Electricians who work on old houses or buildings containing knob-and-tube wiring must understand this requirement because violations exist all too often. For example, exposed conductors are frequently cut and spliced without using outlet or junction boxes. Where another wiring method is spliced onto open wiring or concealed knob-and-tube wiring, the installation must meet all applicable articles.
Envision a situation where exposed wiring in the basement of a one-family dwelling is damaged. An electrician replaces most of the exposed wiring with nonmetallic-sheathed cable, splicing the old wiring to the new inside nonmetallic boxes. The electrician must make sure that each individual knob-and-tube conductor enters the box through a separate (individual) hole. If flexible tubing is used to encase the knob-and-tube conductors, the tubing must extend from the last insulating support to at least 1/4 inch inside the box.
In addition, Section 370-17(c) outlines requirements for nonmetallic-sheathed cable. Nonmetallic-sheathed cable installations require that the cable assembly (sheath included) extend into the box a minimum of 1/4 inch through the cable knockout opening. This requirement refers only to nonmetallic boxes; installing the cable’s sheath 1/4 inch into metal boxes is allowed, but not required.
All permitted wiring methods must be secured to nonmetallic boxes, unless the Section 370-17(c) exception is met. If three conditions are satisfied, nonmetallic-sheathed cable and/or underground feeder and branch-circuit cable may enter a nonmetallic box without being secured to the box.
These conditions include: 1) the box must be a single-gang box no larger than a nominal size 21/4 by 4 inches, 2) the cable must be fastened within 8 inches of the box measured along the sheath, and 3) the sheath must extend through a cable knockout at least 1/4 inch.
Of course, the third condition is required regardless of the exception. Note, this exception applies only to single-gang nonmetallic boxes. Section 336-18 stipulates that nonmetallic-sheathed cable must be secured within 12 inches of each box.
But, where a cable is not secured to the box, it must be secured within 8 inches of the box. This exception also permits multiple cables to enter a single cable knockout opening.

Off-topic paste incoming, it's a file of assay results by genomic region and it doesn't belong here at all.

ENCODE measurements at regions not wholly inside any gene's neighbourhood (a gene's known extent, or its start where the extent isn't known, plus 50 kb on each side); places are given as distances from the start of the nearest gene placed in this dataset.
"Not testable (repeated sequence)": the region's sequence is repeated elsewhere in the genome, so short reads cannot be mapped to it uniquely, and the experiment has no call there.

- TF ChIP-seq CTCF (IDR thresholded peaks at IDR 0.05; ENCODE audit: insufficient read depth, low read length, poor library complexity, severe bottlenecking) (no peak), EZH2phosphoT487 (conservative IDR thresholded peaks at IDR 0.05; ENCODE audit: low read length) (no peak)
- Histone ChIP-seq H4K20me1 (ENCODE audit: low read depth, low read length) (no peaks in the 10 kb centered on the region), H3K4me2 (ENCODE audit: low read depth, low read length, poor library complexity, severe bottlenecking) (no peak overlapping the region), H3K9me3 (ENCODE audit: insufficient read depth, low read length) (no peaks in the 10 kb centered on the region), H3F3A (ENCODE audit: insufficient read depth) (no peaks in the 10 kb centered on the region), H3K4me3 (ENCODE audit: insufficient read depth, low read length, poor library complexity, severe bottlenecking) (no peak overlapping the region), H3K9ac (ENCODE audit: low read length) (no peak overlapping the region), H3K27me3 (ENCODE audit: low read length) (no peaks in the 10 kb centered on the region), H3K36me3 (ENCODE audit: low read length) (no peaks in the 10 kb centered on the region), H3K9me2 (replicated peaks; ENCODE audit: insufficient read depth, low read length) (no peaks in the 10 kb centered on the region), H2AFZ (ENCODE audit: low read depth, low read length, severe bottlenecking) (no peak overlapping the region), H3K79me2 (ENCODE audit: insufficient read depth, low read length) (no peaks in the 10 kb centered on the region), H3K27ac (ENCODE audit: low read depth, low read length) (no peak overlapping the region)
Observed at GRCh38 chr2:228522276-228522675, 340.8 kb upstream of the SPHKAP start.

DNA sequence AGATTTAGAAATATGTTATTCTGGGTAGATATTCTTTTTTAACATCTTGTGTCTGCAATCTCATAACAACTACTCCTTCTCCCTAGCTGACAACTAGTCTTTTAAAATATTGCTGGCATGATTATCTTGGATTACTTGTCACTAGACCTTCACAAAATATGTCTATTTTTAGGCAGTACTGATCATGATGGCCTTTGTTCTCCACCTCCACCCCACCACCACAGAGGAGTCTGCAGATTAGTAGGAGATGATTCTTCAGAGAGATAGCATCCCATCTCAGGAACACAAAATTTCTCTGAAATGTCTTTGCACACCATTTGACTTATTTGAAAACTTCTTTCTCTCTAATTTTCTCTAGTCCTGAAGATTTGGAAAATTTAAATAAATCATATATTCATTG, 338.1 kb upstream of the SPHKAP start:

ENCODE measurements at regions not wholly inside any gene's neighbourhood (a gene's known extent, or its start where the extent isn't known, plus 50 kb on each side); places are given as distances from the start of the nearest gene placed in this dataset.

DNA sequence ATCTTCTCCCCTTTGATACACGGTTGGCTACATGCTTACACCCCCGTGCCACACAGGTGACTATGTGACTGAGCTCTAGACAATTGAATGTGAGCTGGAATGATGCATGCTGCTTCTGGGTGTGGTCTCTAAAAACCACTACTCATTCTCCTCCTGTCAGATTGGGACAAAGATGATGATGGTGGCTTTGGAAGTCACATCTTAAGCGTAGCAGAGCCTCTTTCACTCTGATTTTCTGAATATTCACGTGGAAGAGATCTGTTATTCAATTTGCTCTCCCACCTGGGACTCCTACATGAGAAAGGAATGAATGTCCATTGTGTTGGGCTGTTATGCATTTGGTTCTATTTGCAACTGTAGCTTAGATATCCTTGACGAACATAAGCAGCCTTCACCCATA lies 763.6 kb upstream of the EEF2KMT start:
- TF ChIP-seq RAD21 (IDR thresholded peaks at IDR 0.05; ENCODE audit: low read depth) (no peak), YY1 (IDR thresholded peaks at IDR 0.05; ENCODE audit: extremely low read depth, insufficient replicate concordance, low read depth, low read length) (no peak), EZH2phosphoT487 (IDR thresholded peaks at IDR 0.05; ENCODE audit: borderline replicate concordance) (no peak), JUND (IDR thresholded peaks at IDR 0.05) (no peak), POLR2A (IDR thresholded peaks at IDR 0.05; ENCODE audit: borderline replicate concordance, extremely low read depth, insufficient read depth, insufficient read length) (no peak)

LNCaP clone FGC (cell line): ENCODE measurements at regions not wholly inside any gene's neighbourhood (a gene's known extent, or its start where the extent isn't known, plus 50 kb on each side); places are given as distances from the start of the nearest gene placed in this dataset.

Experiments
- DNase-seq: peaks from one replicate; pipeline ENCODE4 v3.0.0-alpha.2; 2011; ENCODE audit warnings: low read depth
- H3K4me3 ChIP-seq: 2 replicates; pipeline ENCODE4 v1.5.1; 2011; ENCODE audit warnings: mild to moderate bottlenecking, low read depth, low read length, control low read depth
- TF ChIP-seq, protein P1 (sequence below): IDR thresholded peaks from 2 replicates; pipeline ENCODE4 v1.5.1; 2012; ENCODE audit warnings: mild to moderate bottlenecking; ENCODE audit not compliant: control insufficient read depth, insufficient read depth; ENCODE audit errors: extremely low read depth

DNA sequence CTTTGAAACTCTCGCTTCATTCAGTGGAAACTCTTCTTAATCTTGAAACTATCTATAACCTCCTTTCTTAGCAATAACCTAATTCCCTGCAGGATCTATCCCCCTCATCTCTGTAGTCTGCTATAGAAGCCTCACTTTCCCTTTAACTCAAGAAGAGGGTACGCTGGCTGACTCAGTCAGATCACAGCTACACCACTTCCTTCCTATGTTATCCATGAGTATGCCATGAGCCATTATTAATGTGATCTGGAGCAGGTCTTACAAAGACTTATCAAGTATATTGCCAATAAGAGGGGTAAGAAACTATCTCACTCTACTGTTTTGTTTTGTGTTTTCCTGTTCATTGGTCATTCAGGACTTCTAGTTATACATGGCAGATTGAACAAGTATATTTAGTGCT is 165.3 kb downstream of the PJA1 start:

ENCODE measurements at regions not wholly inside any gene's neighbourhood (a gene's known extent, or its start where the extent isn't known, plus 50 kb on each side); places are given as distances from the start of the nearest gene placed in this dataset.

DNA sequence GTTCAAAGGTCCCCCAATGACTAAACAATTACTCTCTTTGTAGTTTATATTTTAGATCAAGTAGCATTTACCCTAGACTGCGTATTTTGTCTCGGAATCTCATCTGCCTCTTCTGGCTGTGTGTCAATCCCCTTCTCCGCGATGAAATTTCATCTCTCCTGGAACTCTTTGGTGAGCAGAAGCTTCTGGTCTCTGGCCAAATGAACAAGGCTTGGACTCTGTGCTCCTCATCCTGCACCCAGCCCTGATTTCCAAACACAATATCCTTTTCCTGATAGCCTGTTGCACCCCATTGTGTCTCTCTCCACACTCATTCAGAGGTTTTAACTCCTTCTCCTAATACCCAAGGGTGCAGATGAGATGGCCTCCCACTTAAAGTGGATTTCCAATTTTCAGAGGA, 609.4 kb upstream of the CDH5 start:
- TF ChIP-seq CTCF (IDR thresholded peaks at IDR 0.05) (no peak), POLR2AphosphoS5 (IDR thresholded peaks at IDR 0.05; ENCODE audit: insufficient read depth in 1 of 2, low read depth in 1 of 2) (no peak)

Section 370-17(d) stipulates that the installation of No. 4 or larger conductors must comply with Section 300-4(f), which in turn states that the conductors must be protected by a substantial fitting that provides a smooth, rounded insulating surface. Conduit bushings and threaded hubs are two examples of acceptable fittings.
370-18 Unused Openings
Unused cable or raceway openings in boxes and conduit bodies must be closed so that the protection provided at least equals that of the wall of the box or conduit body.
Even though duct tape is similar in color to metal boxes, it does not provide protection equivalent to the wall of the box. Therefore, closing the hole of a knockout opening with duct tape is a violation.
Metal plugs or plates cannot be used with nonmetallic boxes or conduit bodies unless they are recessed at least 1/4 inch from the outer surface of the box.
370-19 Boxes Enclosing Flush Devices
Boxes used to enclose flush devices must, by design, completely enclose the device on the back and sides. Also, the device must be securely attached and supported, by a means other than the screws used to support the box.
Next month’s “In Focus,” beginning with Section 370-20, will continue discussion of “Article 370, Part B, Installation.” Section 370-20 covers requirements for boxes in walls or ceilings constructed of combustible, as well as, noncombustible material. Although these rules are easily understood, they are often ignored.
MILLER, owner of Lighthouse Educational Service and author of The Illustrated Guide to The National Electrical Code,can be reached by phone at (615) 333-3336, or via e-mail at charles@charlesRmiller.com.